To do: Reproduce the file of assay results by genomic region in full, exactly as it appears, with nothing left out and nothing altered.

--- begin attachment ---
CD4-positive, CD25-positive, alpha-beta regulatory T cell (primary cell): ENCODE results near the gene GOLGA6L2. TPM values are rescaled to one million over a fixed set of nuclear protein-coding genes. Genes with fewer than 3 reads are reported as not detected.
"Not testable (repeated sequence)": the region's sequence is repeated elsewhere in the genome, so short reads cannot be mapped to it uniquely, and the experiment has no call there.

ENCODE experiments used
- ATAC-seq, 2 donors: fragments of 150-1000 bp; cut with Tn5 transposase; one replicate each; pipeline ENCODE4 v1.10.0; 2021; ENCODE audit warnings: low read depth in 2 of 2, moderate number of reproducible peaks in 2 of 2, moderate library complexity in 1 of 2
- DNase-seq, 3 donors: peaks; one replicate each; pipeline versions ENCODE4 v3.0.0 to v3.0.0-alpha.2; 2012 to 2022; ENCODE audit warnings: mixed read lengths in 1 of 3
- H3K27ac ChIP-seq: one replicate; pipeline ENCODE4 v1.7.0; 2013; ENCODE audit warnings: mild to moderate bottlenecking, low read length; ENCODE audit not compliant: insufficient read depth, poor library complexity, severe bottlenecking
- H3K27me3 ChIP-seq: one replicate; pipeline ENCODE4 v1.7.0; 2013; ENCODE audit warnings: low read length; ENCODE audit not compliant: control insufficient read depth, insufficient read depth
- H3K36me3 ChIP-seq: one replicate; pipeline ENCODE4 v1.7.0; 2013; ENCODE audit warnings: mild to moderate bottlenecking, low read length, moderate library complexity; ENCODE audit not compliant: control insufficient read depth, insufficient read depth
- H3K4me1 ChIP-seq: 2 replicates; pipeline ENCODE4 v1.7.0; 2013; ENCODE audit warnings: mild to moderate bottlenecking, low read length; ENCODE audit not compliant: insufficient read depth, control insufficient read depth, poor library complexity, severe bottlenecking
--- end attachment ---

CD4-positive, CD25-positive, alpha-beta regulatory T cell (primary cell): ENCODE results near the gene GOLGA6L2. TPM values are rescaled to one million over a fixed set of nuclear protein-coding genes. Genes with fewer than 3 reads are reported as not detected.
"Not testable (repeated sequence)": the region's sequence is repeated elsewhere in the genome, so short reads cannot be mapped to it uniquely, and the experiment has no call there.

ENCODE experiments used
- ATAC-seq, 2 donors: fragments of 150-1000 bp; cut with Tn5 transposase; one replicate each; pipeline ENCODE4 v1.10.0; 2021; ENCODE audit warnings: low read depth in 2 of 2, moderate number of reproducible peaks in 2 of 2, moderate library complexity in 1 of 2
- DNase-seq, 3 donors: peaks; one replicate each; pipeline versions ENCODE4 v3.0.0 to v3.0.0-alpha.2; 2012 to 2022; ENCODE audit warnings: mixed read lengths in 1 of 3
- H3K27ac ChIP-seq: one replicate; pipeline ENCODE4 v1.7.0; 2013; ENCODE audit warnings: mild to moderate bottlenecking, low read length; ENCODE audit not compliant: insufficient read depth, poor library complexity, severe bottlenecking
- H3K27me3 ChIP-seq: one replicate; pipeline ENCODE4 v1.7.0; 2013; ENCODE audit warnings: low read length; ENCODE audit not compliant: control insufficient read depth, insufficient read depth
- H3K36me3 ChIP-seq: one replicate; pipeline ENCODE4 v1.7.0; 2013; ENCODE audit warnings: mild to moderate bottlenecking, low read length, moderate library complexity; ENCODE audit not compliant: control insufficient read depth, insufficient read depth
- H3K4me1 ChIP-seq: 2 replicates; pipeline ENCODE4 v1.7.0; 2013; ENCODE audit warnings: mild to moderate bottlenecking, low read length; ENCODE audit not compliant: insufficient read depth, control insufficient read depth, poor library complexity, severe bottlenecking